Pipeline Paralysis is Bad for the Canadian Economy But it's even worse for landowners...
Published in May, 2018
Because most pipeline landowners are farmers and ranchers, the shortage of pipeline capacity becomes a quadruple whammy.
First, opportunities to partner with the energy transport industry on ethically constructed pipelines vanish. No new pipelines, no new pipeline landowners to share the prosperity.
Second, when oil can't exit through pipe, it takes trains. Which bumps agricultural producers into a brutally expensive bottleneck. Some farm groups try to lobby government for preferential access to rail, but this is not only unethical, it is a band-aid solution at best.
Next, farmers more than most need access to abundant cheap energy. Inability to move Canada's oceans of oil to market restricts supply and keeps prices artificially high.
Finally, pipeline landowners do not live in isolation. You are part of the broader economy. As the Canadian economy goes, so, very often, goes the economic fate of you, your family, friends and neighbours.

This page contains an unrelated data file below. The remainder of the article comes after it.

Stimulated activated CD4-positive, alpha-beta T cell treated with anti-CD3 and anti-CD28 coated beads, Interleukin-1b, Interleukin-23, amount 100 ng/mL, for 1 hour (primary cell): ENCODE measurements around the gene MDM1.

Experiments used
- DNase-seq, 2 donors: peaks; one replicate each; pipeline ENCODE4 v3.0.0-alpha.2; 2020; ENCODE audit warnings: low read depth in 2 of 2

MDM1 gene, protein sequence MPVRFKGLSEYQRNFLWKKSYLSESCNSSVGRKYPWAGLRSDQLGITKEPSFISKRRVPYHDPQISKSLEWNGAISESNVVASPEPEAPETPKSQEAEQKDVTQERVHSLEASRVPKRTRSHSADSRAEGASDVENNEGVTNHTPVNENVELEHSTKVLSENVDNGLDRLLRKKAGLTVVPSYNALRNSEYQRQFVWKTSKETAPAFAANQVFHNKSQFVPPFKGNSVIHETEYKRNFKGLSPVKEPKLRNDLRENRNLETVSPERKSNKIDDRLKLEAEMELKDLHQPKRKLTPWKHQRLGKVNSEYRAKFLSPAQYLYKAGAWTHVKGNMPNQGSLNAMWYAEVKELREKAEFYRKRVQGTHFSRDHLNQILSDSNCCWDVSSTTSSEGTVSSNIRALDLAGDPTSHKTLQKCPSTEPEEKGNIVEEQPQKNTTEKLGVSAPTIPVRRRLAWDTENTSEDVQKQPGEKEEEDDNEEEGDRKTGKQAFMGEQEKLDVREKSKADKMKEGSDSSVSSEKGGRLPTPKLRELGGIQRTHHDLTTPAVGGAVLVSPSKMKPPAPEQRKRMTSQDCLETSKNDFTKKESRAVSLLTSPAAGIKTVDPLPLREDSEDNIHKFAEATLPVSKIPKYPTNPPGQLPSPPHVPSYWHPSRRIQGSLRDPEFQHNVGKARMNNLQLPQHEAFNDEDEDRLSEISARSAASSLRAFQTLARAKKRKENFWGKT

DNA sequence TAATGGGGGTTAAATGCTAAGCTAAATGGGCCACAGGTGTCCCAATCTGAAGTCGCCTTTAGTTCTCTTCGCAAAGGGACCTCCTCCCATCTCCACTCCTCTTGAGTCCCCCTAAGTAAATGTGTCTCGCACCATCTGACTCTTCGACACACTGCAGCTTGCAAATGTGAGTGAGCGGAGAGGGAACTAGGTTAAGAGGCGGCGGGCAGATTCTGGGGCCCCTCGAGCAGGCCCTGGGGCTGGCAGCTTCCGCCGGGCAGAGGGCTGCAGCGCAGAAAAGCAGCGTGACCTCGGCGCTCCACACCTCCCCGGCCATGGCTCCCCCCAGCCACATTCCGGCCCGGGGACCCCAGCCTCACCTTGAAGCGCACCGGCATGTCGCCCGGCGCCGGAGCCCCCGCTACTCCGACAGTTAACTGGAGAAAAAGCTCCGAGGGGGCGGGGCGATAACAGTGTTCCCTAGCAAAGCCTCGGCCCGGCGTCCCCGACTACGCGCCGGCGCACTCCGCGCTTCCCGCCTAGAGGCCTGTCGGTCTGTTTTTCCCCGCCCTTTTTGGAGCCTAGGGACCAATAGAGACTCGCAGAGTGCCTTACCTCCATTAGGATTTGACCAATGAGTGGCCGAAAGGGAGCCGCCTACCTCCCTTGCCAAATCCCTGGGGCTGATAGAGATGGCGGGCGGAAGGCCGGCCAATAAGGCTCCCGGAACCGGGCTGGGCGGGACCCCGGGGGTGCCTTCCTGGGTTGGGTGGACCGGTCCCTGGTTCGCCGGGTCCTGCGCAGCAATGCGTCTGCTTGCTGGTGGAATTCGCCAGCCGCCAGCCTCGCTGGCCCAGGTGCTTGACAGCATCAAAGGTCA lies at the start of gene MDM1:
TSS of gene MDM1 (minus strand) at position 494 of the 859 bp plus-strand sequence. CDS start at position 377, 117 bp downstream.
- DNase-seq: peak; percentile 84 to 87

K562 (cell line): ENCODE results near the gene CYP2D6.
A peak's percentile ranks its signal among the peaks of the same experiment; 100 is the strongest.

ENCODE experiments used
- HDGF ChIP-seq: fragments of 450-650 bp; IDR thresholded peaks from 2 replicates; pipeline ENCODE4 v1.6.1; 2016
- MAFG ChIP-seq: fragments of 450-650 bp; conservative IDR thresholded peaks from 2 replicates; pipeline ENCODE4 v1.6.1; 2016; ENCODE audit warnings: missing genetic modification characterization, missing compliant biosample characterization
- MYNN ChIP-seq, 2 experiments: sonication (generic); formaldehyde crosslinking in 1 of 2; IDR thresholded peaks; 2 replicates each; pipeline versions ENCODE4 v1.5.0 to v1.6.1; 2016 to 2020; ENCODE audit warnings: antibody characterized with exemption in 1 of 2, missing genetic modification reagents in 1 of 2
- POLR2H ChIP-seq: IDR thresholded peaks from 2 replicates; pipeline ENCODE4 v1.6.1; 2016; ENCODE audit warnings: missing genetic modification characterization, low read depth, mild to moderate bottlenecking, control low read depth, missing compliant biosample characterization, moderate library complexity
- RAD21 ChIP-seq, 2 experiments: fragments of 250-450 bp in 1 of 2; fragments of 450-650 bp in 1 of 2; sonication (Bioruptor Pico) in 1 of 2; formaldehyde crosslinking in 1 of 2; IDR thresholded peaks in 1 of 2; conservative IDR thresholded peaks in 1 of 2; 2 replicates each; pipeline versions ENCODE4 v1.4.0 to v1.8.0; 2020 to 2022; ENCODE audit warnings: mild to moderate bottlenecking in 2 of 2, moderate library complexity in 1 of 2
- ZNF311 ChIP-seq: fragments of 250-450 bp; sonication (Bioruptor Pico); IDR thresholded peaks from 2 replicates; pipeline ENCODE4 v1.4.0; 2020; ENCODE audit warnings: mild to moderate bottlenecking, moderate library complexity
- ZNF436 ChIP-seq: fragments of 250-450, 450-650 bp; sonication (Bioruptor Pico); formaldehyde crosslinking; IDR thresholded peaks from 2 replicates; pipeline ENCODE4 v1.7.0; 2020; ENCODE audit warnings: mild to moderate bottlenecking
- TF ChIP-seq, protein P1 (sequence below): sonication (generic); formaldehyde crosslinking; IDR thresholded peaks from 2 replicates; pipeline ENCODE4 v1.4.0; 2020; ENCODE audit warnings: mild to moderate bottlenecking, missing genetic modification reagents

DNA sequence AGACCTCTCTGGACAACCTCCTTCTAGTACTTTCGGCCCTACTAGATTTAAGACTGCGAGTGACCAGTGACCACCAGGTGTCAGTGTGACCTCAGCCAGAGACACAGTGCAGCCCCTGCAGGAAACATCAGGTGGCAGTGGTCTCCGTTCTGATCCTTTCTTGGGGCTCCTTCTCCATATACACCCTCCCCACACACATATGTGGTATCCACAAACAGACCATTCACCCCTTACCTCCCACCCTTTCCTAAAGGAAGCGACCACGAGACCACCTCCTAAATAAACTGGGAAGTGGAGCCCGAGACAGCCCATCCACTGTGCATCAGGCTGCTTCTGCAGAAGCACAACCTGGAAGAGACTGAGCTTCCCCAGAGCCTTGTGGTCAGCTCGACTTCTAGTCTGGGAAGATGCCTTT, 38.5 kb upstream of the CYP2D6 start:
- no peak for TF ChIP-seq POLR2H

When property rights are respected by industry there is overwhelming support for pipeline projects among the landowners.
CAEPLA is a strictly non partisan, grassroots property rights organization anchored by rural agricultural landowners. Which means while we may criticize politicians and government for specific policies, we do not advocate for particular parties.
But we will say this: it is time for pipeline landowners to not only demand your property rights, but time too to vote for whichever politician pledges to end the moratorium on pipeline projects in Canada.
Oil looks to be headed back into a bull market. If we can't move it, farmers, ranchers and other landowners will pay a heavy price.